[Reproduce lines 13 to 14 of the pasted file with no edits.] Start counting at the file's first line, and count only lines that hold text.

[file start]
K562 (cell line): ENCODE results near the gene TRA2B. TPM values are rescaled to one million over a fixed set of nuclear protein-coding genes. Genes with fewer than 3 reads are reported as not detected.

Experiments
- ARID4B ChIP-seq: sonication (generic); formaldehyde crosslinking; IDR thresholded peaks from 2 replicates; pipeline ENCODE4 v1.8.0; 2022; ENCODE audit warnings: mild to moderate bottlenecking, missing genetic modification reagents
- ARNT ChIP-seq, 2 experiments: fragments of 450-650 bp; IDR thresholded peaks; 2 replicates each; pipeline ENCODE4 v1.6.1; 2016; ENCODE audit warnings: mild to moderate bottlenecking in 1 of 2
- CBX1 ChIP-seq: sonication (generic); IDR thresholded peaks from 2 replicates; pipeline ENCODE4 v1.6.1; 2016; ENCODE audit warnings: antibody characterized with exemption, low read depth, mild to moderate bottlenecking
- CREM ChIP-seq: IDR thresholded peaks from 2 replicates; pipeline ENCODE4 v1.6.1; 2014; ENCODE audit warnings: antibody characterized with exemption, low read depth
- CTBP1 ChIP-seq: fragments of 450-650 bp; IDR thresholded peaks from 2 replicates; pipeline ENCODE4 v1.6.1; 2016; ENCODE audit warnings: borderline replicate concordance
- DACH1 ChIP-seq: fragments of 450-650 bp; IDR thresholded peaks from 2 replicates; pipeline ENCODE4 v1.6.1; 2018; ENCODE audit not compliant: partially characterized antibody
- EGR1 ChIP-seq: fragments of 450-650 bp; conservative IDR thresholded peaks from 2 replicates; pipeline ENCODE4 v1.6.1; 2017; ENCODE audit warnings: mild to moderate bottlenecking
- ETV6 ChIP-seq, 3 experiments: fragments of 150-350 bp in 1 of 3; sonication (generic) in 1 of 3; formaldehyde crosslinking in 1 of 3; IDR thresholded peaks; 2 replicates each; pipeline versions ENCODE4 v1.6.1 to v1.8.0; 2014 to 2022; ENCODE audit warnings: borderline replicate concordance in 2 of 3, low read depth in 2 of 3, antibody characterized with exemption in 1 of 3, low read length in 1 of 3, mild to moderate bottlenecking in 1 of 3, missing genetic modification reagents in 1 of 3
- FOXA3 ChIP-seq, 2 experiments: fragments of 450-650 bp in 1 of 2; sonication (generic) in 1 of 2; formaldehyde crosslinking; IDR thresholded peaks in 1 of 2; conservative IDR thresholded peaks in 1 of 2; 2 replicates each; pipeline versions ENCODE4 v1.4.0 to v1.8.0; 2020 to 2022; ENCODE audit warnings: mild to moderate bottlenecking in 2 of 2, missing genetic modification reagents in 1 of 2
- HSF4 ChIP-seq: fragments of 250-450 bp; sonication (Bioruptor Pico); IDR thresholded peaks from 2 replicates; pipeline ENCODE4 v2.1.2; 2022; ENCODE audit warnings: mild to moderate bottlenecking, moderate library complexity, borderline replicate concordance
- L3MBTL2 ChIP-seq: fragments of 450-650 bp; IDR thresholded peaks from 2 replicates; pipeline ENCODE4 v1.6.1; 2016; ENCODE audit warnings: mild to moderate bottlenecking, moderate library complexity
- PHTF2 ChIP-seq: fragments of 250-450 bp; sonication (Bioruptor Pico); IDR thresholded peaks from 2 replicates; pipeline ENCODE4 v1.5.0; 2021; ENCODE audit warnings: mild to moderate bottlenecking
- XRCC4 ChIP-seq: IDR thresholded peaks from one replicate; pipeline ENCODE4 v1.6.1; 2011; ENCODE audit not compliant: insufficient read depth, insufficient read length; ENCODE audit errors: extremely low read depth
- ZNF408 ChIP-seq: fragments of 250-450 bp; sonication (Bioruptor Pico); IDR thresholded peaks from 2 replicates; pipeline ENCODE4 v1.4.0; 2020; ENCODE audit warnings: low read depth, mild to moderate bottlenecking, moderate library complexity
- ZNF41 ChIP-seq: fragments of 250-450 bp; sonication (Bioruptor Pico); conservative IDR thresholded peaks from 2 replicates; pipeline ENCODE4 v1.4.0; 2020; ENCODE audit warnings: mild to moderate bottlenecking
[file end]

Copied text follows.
- L3MBTL2 ChIP-seq: fragments of 450-650 bp; IDR thresholded peaks from 2 replicates; pipeline ENCODE4 v1.6.1; 2016; ENCODE audit warnings: mild to moderate bottlenecking, moderate library complexity
- PHTF2 ChIP-seq: fragments of 250-450 bp; sonication (Bioruptor Pico); IDR thresholded peaks from 2 replicates; pipeline ENCODE4 v1.5.0; 2021; ENCODE audit warnings: mild to moderate bottlenecking